The opinion of the court was delivered by: Joe Billy McDade United States District Judge
Before the Court are Petitioner's Petition for Writ of Habeas Corpus brought pursuant to 28 U.S.C. § 2254 and Petitioner's Motion for Leave to Expand the Record. [Docs. 9, 17] For the following reasons the Habeas Petition and the Motion for Leave are both DENIED.
I. BACKGROUND AND PROCEDURAL HISTORY
Petitioner, Roy D. Houston, is incarcerated at the Shawnee Correctional Center in Vienna, Illinois. On May 12, 1993, a jury trial in the Circuit Court of McLean County, Illinois resulted in Petitioner's conviction for twelve counts of aggravated criminal sexual assault. The state trial court sentenced Petitioner to six consecutive terms of eight years' imprisonment, to be served concurrently with six additional terms of eight years' imprisonment.
Petitioner appealed his conviction to the Illinois Appellate Court, raising four issues involving trial court errors and due process violations. On May 9, 1995, the state appellate court affirmed Petitioner's conviction. People v. Houston, No. 4-93-0680, Rule 23 Order (Ill. App. Ct., May 9, 1995). Petitioner subsequently filed a petition for leave to appeal (PLA) in the Illinois Supreme Court, raising one issue: that he was denied due process when the state trial judge declined the jury's request to define the term "reasonable doubt." The Illinois Supreme Court denied the PLA on October 4, 1995. People v. Houston, No. 79194, Order Denying PLA (Ill., Oct. 4, 1995).
Petitioner then filed a post-conviction petition containing five new grounds for relief in the Circuit Court of McLean County, pursuant to the Illinois Post-Conviction Act, 725 Ill. Comp. Stat. 5/122-1, et seq. (2002). On March 23, 2000, the trial court denied the petition. Petitioner appealed to the Illinois Appellate Court, arguing that his post-conviction trial counsel failed to provide a reasonable level of assistance by failing to support with documentary evidence Petitioner's allegations that his original trial counsel was ineffective. The Illinois Appellate Court affirmed the trial court's ruling on August 28, 2001. People v. Houston, No. 4-00-0337, Rule 23 Order (Ill. App. Ct., Aug. 28, 2001). Petitioner subsequently filed a PLA with the Illinois Supreme Court raising the same issue and was denied leave to appeal. People v. Houston, 763 N.E.2d 774 (Table) (Ill., Dec. 5, 2001).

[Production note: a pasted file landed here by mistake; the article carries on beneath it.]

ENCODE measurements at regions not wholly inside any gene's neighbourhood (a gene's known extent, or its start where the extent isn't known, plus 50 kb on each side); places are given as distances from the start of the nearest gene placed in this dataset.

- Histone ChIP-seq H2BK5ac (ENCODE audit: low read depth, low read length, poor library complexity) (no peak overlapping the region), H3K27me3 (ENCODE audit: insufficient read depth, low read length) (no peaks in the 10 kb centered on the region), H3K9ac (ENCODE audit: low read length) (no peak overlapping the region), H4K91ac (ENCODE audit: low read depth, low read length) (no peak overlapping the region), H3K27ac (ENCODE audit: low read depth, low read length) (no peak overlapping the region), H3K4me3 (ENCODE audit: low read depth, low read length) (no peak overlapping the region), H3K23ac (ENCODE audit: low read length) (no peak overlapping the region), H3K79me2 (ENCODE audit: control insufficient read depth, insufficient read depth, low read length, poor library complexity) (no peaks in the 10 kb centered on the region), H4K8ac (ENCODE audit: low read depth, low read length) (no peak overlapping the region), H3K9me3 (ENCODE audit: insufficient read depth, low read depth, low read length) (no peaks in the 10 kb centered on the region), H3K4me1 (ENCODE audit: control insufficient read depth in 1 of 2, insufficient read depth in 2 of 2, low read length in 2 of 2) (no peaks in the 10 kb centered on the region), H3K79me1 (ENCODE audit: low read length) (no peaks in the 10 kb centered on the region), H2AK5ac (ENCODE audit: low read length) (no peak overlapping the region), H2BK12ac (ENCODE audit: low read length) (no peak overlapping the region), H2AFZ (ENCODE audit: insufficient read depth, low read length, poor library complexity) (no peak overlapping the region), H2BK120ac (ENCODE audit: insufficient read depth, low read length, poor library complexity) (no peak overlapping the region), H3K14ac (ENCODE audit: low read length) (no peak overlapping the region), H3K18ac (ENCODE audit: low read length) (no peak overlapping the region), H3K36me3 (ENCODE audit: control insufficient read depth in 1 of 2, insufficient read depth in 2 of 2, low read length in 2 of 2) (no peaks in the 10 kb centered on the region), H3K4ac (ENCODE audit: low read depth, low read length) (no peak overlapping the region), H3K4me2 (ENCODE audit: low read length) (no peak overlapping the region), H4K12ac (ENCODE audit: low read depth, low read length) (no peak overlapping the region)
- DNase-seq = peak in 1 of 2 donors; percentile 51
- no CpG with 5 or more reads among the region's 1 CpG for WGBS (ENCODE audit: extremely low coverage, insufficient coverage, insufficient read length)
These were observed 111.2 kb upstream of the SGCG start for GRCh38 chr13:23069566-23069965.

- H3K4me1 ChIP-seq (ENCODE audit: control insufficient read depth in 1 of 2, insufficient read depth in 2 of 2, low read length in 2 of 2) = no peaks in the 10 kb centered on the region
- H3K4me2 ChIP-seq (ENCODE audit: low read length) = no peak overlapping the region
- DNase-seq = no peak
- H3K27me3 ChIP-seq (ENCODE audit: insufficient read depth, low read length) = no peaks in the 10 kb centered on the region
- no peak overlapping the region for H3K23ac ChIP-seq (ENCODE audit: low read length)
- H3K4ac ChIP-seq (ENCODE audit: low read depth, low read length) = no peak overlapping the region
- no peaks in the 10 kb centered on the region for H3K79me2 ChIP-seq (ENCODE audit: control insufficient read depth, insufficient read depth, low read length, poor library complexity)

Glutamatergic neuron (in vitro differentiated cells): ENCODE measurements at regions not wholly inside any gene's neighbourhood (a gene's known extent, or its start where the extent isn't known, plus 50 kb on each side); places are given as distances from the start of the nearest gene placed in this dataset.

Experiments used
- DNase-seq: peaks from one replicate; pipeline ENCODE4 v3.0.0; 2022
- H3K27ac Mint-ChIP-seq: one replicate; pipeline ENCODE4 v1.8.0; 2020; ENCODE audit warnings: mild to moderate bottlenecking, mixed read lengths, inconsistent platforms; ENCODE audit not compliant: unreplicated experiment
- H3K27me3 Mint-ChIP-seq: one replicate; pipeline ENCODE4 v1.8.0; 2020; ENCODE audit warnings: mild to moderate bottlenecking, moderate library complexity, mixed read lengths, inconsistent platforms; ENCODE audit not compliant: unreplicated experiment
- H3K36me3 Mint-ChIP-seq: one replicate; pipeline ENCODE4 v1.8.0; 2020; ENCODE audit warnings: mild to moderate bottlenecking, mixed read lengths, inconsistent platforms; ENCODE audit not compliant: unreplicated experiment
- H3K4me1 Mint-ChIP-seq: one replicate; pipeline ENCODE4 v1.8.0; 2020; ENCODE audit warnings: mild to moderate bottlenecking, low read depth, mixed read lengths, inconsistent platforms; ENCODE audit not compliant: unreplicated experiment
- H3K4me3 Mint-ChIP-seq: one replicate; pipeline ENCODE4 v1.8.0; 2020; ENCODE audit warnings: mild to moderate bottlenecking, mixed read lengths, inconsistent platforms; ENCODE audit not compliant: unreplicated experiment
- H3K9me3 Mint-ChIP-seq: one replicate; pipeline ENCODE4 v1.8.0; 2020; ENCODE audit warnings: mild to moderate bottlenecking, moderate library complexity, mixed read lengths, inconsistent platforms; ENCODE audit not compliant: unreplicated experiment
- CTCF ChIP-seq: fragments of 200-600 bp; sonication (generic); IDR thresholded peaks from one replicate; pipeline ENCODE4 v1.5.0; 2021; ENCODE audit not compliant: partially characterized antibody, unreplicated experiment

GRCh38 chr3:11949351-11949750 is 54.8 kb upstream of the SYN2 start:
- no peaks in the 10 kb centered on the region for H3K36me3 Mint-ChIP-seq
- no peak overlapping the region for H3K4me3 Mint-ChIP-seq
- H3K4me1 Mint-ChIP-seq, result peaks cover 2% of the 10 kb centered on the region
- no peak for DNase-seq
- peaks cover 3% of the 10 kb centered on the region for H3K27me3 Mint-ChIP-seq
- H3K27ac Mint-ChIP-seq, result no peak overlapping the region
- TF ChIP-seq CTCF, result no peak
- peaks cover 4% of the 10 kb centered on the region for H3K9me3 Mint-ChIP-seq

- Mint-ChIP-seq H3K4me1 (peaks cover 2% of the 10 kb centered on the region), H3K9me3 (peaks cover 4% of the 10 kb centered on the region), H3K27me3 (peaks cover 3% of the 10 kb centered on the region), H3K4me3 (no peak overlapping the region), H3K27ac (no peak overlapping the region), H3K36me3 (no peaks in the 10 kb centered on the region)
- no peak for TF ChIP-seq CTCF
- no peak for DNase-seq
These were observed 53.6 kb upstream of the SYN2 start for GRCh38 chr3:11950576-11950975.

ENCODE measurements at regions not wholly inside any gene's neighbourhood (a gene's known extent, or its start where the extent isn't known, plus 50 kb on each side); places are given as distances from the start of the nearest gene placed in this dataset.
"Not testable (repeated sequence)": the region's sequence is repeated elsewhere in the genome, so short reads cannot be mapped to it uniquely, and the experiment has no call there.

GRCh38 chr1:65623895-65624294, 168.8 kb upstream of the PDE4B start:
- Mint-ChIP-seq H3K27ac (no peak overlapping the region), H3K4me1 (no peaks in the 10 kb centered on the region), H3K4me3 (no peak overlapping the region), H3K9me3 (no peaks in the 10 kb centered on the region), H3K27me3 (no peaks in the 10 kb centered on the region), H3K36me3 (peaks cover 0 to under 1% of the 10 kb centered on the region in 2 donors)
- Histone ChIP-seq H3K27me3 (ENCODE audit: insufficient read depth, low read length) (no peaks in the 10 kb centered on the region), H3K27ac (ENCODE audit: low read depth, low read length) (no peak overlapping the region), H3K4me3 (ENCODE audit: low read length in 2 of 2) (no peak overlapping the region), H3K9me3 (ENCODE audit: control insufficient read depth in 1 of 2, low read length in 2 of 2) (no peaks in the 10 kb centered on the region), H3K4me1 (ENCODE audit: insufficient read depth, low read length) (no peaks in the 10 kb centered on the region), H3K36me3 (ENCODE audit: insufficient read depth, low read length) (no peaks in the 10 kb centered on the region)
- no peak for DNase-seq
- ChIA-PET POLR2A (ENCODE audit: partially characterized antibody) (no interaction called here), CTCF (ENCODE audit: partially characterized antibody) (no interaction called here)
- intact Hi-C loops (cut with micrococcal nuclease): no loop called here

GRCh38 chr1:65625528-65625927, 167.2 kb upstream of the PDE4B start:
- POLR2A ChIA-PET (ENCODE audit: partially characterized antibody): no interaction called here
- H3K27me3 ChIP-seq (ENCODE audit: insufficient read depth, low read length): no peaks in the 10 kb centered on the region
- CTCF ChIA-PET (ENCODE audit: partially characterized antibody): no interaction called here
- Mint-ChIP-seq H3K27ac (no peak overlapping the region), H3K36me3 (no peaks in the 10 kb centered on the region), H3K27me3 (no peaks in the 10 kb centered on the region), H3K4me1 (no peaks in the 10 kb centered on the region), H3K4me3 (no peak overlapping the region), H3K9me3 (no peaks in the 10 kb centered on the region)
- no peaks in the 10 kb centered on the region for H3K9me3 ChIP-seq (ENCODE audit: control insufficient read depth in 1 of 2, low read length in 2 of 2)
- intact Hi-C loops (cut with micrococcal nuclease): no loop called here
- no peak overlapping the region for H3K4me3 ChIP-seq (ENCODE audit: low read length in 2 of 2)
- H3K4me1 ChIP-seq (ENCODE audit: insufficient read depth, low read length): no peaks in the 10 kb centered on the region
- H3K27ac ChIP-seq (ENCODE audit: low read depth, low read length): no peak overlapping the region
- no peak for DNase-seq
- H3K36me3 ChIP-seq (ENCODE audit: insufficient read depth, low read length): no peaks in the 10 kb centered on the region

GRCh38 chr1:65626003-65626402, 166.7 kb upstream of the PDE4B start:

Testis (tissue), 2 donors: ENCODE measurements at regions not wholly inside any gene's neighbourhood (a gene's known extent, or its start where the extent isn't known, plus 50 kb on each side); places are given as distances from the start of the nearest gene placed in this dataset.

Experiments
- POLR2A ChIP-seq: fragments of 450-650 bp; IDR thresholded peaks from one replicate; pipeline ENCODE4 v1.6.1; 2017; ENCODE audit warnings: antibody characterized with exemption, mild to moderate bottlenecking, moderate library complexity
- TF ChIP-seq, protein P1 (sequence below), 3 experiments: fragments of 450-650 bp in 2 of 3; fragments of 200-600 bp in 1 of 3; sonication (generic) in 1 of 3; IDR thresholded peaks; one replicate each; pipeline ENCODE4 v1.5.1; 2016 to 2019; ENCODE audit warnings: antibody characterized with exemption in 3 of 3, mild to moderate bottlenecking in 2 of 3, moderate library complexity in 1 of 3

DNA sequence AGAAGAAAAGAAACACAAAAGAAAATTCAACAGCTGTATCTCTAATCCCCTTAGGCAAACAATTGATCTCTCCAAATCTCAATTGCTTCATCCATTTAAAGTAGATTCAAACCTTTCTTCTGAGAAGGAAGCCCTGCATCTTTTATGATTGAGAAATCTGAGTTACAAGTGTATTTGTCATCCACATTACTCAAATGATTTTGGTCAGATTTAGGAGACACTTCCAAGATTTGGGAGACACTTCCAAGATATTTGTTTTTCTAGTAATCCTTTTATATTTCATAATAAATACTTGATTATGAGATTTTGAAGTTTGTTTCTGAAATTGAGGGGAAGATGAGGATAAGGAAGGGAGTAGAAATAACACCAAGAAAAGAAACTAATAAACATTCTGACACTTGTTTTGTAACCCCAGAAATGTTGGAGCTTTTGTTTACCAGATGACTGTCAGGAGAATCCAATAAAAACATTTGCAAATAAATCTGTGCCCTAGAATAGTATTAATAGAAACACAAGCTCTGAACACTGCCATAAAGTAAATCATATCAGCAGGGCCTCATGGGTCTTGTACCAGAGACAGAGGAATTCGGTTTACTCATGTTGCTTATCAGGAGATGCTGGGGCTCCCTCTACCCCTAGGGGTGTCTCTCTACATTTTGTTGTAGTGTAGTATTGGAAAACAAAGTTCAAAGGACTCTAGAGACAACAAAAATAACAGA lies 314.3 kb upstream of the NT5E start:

In addition to his post-conviction petition, Petitioner also filed several motions. On September 10, 2001, Petitioner filed with the Illinois Appellate Court a motion requesting a rehearing. That motion asked the state appellate court to consider two issues that Petitioner had not previously raised. The court denied that motion on September 25, 2001. Petitioner did not appeal.
On July 24, 2001, Petitioner filed in the Circuit Court of McLean County a motion to vacate judgment, claiming that the trial court's imposition of consecutive sentences violated Apprendi v. New Jersey, 530 U.S. 466 (2000). The trial court struck Petitioner's motion, and Petitioner appealed that ruling to the Illinois Appellate Court, which affirmed. People v. Houston, No. 4-02-0093, Rule 23 Order (Ill. App. Ct., Aug 19, 2003). Petitioner did not file a PLA with the Illinois Supreme Court challenging the ruling on his Apprendi claim.